Flowing lands & gushing waters
Turning of natural processes like landslides and floods into disasters concurrently across the globe suggests a common causal thread and calls for collaborative solutions
The Earth replenishes itself through a variety of cycles — giving away the worn-out features and structures to bear the new ones, afresh. These cycles keep the earth going forward, changing every single moment yet remaining the same intrinsically. These cycles form part of what we call natural processes. When these vital cycles are obstructed by humans, nature suffers damage but not without reciprocating the same on humans. Very often, these obstructions result in scaling of disasters. Landslides are one such process through which the earth has been remodelling its structure over time. The disturbing part is that the need and greed of humans have dragged them to operate in sensitive zones — ultimately becoming the victims of natural disasters.
Natural disasters are making headlines each day — more frequently than ever before. Countries from across the continents — east to west and north to south — now face common types of threats concurrently. Landslides, flash floods, heavy downpours, and their cascading effects are claiming lives, endangering species and engulfing settlements.
Landslides and flash floods are presenting altogether different sorts of challenges that require specific planning. The approach with which we have been progressing until now is in want of change — because the climate is changing like never before. It is time to retrospect and figure out what changes are impending. Landslides and floods cannot be stopped from occurring — we need to take stock of our existing resources and capabilities and make optimum utilization of the same to mitigate the threats.
The diversity in topographical features of India lends it the natural beauty which is acknowledged across the world. The same features, in case of natural disasters, lay the country vulnerable to harrowing death and destruction. Landslides are one of these natural disasters. These are movements of large masses of rocks, mud or earth debris down a slope. Slopes are dominantly present in the Himalayan Range, Western Ghats and the Eastern Ghats.
Landslides in the Himalayan Range mainly result due to the interplay of several factors — the movement of tectonic plates, the balance between friction and gravitation, discontinuity in rock surfaces etc. Of course, heavy rainfalls also play a part in providing the needed lubrication. It is known that the Himalayas are the youngest of the mountain ranges, and tectonic movements are quite obvious there.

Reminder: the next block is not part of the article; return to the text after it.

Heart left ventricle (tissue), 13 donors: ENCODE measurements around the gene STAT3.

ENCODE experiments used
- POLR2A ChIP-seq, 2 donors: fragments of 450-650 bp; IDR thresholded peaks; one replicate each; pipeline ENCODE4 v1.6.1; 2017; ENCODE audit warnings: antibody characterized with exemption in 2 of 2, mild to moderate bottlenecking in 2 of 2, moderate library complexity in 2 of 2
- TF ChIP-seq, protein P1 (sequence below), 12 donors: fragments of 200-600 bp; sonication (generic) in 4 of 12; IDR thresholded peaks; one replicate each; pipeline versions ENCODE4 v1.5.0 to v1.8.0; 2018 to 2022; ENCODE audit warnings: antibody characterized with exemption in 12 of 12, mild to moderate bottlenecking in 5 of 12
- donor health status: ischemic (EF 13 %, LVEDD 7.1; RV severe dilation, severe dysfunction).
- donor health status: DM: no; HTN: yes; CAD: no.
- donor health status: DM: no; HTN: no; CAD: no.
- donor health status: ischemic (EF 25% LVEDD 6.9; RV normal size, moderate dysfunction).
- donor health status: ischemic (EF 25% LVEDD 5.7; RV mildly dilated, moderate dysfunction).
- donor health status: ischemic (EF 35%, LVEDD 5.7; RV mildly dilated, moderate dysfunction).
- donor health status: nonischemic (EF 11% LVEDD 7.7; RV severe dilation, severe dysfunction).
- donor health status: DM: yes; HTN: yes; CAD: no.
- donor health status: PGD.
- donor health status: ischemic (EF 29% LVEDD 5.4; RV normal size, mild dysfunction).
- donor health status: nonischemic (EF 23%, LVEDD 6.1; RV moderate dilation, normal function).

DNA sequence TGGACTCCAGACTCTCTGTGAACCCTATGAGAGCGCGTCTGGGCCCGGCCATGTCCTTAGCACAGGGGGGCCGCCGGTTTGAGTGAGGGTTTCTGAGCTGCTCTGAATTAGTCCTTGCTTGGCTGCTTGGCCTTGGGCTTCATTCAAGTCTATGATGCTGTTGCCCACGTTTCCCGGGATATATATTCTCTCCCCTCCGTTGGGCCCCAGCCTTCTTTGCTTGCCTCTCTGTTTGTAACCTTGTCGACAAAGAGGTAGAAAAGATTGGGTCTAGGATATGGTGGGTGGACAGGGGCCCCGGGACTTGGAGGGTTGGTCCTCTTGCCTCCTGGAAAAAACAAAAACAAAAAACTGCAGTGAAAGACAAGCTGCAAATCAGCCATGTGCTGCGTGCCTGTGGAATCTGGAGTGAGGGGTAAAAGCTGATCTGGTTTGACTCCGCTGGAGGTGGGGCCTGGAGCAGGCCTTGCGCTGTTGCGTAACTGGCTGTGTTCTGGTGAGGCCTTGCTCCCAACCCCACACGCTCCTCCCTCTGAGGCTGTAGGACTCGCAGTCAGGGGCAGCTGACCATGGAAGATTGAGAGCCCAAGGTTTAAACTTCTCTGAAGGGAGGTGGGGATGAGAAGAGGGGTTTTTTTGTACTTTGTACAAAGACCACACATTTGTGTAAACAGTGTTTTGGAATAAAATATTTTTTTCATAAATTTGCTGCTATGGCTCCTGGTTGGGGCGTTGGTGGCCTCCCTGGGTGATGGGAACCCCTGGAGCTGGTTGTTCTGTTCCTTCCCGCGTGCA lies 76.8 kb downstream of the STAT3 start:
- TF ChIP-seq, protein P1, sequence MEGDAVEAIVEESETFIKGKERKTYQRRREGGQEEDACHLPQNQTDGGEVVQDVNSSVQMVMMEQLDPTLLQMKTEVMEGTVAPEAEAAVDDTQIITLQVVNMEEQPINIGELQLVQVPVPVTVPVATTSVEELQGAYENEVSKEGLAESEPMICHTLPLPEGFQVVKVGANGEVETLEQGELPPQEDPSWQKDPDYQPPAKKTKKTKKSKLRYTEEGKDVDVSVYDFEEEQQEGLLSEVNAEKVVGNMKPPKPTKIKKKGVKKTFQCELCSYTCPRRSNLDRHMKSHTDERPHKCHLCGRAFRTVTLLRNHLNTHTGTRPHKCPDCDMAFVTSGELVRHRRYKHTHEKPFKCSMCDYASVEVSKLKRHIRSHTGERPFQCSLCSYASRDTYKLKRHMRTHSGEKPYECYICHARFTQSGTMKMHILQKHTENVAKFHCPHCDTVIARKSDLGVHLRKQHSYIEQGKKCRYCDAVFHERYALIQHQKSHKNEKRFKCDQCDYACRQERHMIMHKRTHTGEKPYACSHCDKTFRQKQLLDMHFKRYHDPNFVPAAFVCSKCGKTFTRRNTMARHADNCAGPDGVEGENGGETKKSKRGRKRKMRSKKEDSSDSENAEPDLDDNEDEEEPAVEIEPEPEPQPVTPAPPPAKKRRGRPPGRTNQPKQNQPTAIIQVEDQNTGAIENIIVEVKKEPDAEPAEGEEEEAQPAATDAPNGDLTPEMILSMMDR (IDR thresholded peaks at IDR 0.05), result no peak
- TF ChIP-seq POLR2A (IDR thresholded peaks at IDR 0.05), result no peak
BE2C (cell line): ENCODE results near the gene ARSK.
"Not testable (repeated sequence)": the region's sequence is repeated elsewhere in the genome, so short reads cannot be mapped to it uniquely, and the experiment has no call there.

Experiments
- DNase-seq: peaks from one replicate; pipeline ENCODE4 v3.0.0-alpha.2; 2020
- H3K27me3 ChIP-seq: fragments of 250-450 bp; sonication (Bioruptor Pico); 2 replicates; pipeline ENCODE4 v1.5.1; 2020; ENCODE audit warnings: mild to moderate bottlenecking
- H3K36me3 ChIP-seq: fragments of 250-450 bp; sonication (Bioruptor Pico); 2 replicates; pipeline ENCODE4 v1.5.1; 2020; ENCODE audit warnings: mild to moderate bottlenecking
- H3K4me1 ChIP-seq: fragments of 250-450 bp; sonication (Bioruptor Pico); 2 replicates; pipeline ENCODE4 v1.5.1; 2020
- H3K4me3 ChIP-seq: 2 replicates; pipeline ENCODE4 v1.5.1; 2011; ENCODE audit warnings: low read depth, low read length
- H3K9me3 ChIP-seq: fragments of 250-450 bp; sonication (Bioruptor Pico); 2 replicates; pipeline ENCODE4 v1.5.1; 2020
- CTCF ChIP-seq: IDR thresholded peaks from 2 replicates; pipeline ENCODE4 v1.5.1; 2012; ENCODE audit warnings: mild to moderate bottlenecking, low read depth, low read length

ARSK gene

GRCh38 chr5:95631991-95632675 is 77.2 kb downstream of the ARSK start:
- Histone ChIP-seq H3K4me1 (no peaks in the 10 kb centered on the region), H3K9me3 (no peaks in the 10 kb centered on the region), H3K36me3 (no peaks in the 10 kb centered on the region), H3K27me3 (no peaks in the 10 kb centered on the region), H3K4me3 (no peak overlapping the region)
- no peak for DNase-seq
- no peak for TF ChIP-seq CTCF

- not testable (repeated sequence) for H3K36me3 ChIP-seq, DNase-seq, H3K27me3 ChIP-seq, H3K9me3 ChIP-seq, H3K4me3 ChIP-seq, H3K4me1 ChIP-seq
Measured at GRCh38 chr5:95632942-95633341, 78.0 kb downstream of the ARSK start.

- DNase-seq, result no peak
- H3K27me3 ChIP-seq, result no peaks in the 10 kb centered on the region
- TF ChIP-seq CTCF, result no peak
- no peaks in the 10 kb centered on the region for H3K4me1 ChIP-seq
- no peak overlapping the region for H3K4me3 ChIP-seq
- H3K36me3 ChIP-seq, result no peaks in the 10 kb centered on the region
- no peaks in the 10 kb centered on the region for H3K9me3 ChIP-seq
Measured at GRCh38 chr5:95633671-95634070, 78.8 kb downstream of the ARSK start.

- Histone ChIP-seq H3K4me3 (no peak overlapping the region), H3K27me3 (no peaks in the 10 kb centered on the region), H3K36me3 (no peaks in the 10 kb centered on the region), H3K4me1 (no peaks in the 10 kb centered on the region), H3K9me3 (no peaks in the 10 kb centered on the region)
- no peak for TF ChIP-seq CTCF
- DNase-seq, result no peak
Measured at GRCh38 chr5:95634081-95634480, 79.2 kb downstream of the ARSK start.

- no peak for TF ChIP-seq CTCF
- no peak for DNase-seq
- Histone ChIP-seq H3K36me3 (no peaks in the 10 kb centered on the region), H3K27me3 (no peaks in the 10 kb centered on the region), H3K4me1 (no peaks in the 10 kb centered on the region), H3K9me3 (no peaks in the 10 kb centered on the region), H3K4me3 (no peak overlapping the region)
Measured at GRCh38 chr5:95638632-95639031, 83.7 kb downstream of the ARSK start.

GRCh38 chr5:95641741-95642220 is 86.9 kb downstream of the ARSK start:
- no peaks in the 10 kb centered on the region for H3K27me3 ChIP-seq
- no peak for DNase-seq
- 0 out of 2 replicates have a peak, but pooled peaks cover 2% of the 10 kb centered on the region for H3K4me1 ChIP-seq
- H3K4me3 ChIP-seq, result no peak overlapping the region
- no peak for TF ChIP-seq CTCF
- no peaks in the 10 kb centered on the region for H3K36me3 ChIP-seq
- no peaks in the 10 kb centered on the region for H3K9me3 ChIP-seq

Landslides in the Western Ghats — ranging from the Tapti River basin to Nilgiri Hill in the south — are more to be blamed upon anthropogenic factors like mining and quarrying. These mountain ranges are comparatively more consolidated and stable as they are formed of igneous rocks. Landslides are less common in the Eastern Ghats where average elevation is 600 m against the 900-1600 m in the Western Ghats.
A global threat
Several states of India are currently featuring themselves in gloomy headlines announcing death and destruction. At the time of writing this article, nearly 200 people remain stranded in the Udaipur subdivision of Lahaul-Spiti district in Himachal Pradesh due to a landslide. At the same time, a landslide in Udhampur in Jammu and Kashmir has disrupted transport facilities. These come at a time when Maharashtra has still not recovered from its massive death toll — touching above 200 due to incessant heavy downpour and resulting landslides in various regions. The ripples are felt in the northern parts of India, including Delhi which has recorded unusually high rainfall this month.
Karnataka and Kerala are the other two states that have been affected during the past few weeks. Even in 2018, the Kerala floods equalled the magnitude of destruction caused by the 1924 floods — popularly known as the 'deluge of 99'. Landslides in districts like Malappuram, Wayanad, Idukki caused around 373 deaths. It is not just about India. Incidents of such grave magnitude are not sparing countries worldwide.
Two weeks before, China was struggling with massive floods in Henan central province — the agricultural area has been a regular target of nature. This time around, the situation has gotten worse than any time in modern history, affecting more than 11 million and killing scores of people.
Going south-west among African nations — Peru and Mozambique — had seen massive landslides last year. Peru is a small nation that is accustomed to massive flooding and landslides. But the deluge it saw in February last year left the country in shock — killing hundreds of people and displacing many more. Mozambique too saw rainfall-triggered landfill collapse last year.
A few weeks ago, several European countries were also badly hit by massive floods, but for Germany, the damage was unprecedented in the century. More than a hundred people died in Germany. In the United States, a weather forecasting agency estimated that nearly 88 people die each year on an average. In the Australia-New Zealand region, landslides swallowed up an entire village in Papua New Guinea in December last year.
These are only a handful of mishaps from different regions of the world — the bottom line being the same: Floods and landslides are annual/seasonal occurrences in these regions but the rise in their frequency and intensity has been phenomenal during the past few years.
One of the most frightening aspects of a disaster is that it is not standalone but gives birth to another set of mishaps. The extent of devastation caused by landslides and flash floods is unmatched. The only thing it leaves behind is debris in which men and material are lost.
The worst part of landslides and flash floods is that these give no time for preparation. Human life is indeed the most precious thing that has to be saved from such disasters. But what if the saved humans return back from the rehabilitation centre just to find out all she had earned in her life is lost in the stroke of a single moment — livestock, jewellery, all her savings and the home are gone.